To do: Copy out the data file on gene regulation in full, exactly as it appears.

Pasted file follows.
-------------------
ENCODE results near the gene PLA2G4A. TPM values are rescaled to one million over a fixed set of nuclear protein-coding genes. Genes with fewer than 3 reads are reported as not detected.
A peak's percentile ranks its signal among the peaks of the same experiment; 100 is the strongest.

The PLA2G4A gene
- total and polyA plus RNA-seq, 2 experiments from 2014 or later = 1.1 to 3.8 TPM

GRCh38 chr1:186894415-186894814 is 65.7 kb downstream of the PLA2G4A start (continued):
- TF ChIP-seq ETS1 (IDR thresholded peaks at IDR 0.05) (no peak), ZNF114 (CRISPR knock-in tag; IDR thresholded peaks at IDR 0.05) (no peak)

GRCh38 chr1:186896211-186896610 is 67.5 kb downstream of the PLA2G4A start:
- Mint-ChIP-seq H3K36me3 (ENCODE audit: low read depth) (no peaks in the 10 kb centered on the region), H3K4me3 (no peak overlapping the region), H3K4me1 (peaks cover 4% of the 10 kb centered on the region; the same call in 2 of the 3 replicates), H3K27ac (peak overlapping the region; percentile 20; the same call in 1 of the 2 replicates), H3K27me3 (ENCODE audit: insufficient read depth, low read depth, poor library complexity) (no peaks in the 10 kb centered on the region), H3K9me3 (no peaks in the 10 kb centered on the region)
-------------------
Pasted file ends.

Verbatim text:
ENCODE results near the gene PLA2G4A. TPM values are rescaled to one million over a fixed set of nuclear protein-coding genes. Genes with fewer than 3 reads are reported as not detected.
A peak's percentile ranks its signal among the peaks of the same experiment; 100 is the strongest.

The PLA2G4A gene
- total and polyA plus RNA-seq, 2 experiments from 2014 or later = 1.1 to 3.8 TPM

GRCh38 chr1:186894415-186894814 is 65.7 kb downstream of the PLA2G4A start (continued):
- TF ChIP-seq ETS1 (IDR thresholded peaks at IDR 0.05) (no peak), ZNF114 (CRISPR knock-in tag; IDR thresholded peaks at IDR 0.05) (no peak)

GRCh38 chr1:186896211-186896610 is 67.5 kb downstream of the PLA2G4A start:
- Mint-ChIP-seq H3K36me3 (ENCODE audit: low read depth) (no peaks in the 10 kb centered on the region), H3K4me3 (no peak overlapping the region), H3K4me1 (peaks cover 4% of the 10 kb centered on the region; the same call in 2 of the 3 replicates), H3K27ac (peak overlapping the region; percentile 20; the same call in 1 of the 2 replicates), H3K27me3 (ENCODE audit: insufficient read depth, low read depth, poor library complexity) (no peaks in the 10 kb centered on the region), H3K9me3 (no peaks in the 10 kb centered on the region)